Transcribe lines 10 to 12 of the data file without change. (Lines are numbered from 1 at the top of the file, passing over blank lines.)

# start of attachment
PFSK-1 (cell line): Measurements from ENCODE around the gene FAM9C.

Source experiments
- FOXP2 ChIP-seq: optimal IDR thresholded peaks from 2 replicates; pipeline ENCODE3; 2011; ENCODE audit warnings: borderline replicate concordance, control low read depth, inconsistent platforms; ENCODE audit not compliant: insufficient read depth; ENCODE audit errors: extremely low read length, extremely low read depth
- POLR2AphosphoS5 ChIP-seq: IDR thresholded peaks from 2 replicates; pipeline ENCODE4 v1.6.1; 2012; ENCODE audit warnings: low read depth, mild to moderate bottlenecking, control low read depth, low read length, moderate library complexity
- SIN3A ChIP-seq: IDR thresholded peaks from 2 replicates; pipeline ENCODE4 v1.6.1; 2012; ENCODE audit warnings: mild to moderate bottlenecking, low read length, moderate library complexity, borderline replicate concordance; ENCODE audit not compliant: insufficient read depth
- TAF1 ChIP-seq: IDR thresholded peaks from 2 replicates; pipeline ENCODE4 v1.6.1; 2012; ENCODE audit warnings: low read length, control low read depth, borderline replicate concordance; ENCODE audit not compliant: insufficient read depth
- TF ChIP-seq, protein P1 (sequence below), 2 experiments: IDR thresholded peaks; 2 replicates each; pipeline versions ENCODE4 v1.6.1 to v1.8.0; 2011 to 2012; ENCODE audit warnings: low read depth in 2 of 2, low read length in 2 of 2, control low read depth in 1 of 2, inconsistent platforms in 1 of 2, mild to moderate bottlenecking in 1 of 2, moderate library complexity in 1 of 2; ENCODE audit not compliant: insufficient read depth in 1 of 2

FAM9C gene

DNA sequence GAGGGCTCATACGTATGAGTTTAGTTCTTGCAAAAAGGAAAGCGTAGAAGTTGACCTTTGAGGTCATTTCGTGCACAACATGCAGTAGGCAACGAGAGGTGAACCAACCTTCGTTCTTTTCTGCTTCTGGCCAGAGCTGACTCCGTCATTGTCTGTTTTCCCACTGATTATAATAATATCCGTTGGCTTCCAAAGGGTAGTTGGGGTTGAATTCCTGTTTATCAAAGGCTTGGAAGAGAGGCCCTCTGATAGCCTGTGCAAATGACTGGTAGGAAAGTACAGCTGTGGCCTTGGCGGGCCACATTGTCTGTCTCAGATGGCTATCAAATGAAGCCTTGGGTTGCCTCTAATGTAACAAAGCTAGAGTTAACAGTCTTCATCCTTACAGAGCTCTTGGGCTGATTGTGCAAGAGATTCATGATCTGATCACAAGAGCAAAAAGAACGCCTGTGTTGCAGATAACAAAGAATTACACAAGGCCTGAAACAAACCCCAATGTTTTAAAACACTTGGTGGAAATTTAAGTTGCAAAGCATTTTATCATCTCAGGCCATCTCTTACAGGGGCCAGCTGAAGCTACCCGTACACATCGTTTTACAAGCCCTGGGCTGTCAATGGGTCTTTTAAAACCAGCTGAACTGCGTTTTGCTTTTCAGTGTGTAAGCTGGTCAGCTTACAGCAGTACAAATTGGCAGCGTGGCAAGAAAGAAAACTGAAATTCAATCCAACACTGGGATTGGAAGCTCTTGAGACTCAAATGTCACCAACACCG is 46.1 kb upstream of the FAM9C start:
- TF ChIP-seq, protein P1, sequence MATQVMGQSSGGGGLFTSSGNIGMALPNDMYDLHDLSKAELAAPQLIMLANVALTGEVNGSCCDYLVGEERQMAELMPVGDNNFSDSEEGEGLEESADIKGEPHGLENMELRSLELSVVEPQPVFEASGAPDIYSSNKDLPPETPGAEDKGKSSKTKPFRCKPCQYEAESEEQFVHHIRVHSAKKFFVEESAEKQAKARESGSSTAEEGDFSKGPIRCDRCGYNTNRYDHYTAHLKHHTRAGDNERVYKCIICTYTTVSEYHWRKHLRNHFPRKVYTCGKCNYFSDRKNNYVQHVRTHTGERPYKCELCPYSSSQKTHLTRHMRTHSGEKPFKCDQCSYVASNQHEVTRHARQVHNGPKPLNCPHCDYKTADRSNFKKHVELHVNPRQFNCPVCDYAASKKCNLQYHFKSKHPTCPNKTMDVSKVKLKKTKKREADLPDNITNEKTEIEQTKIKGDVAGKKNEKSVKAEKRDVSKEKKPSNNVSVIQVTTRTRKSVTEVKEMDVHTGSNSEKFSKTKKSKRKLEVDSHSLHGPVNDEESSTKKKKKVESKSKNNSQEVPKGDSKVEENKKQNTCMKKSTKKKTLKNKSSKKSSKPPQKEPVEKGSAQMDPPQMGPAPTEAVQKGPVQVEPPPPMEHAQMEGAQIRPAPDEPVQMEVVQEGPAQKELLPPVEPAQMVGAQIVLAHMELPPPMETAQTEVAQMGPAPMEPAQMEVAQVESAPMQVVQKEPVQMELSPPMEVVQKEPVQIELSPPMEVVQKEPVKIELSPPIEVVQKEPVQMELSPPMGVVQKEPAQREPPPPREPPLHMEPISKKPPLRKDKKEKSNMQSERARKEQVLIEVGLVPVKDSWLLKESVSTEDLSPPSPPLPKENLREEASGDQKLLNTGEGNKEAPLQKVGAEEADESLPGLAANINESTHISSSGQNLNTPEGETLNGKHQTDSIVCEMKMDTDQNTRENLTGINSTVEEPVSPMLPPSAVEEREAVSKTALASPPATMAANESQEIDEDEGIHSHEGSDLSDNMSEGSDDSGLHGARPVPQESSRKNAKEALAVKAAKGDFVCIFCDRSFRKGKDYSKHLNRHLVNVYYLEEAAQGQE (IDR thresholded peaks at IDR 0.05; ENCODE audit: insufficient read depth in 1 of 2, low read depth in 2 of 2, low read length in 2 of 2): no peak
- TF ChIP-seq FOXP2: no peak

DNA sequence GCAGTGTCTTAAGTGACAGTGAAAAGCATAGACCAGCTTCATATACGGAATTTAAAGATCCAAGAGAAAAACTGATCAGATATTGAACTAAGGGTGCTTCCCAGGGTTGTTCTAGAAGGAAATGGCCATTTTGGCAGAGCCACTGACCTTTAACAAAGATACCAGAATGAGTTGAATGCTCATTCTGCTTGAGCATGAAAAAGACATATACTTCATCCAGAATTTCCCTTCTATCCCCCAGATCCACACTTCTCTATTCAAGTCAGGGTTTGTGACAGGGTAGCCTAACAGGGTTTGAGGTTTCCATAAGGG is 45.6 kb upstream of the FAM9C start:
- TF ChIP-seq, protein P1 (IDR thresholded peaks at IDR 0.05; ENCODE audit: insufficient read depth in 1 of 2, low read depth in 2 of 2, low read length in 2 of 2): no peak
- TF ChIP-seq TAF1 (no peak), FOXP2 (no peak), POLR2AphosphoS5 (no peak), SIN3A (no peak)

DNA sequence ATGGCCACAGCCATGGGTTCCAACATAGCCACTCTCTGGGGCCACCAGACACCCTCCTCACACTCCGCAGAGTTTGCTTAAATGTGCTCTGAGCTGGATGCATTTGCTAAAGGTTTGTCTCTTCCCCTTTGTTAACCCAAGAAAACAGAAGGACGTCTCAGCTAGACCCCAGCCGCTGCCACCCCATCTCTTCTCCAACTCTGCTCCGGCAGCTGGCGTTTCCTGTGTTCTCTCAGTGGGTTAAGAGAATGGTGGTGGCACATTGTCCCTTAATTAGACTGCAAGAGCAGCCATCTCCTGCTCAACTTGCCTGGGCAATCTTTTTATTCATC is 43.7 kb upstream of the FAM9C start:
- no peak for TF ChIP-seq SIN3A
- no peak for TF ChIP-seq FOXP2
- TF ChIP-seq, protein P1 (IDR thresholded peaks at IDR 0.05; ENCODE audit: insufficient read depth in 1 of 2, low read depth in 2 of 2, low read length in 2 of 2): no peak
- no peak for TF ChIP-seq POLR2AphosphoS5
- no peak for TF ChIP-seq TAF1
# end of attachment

- TF ChIP-seq, protein P1, sequence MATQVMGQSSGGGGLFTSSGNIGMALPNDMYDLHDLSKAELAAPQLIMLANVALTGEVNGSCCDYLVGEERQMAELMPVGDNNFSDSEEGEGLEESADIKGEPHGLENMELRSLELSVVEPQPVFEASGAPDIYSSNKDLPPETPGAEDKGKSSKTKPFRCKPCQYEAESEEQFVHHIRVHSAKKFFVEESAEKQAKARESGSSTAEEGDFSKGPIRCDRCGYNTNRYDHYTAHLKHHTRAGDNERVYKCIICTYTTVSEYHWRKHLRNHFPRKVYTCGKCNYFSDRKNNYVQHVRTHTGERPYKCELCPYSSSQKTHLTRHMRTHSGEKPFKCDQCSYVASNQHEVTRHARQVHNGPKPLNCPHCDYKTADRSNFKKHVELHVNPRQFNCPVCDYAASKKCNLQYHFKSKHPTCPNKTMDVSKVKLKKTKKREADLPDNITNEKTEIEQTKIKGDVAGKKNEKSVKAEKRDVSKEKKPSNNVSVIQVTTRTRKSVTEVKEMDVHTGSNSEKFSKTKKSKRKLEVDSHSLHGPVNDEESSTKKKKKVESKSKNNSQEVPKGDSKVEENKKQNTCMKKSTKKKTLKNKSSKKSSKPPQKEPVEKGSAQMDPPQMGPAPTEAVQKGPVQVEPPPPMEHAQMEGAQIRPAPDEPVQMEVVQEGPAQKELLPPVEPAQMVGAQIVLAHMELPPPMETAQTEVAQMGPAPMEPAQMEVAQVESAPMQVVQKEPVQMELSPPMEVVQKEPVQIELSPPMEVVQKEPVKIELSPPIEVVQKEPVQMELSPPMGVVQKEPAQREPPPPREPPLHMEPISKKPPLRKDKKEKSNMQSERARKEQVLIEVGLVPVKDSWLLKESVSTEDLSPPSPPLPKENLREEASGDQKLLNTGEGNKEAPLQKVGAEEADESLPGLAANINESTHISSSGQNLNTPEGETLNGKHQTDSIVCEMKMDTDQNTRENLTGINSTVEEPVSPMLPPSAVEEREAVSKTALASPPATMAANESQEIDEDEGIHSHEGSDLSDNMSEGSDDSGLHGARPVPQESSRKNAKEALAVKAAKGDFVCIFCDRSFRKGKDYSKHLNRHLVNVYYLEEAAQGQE (IDR thresholded peaks at IDR 0.05; ENCODE audit: insufficient read depth in 1 of 2, low read depth in 2 of 2, low read length in 2 of 2): no peak
- TF ChIP-seq FOXP2: no peak

DNA sequence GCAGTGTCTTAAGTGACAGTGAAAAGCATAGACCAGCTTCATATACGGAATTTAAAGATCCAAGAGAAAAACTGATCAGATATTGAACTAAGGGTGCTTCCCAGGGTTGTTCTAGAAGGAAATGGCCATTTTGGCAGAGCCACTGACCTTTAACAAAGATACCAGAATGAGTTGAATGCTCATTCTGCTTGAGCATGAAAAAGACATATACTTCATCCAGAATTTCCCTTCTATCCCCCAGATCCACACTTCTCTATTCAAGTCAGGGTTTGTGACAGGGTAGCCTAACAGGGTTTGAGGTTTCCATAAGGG is 45.6 kb upstream of the FAM9C start: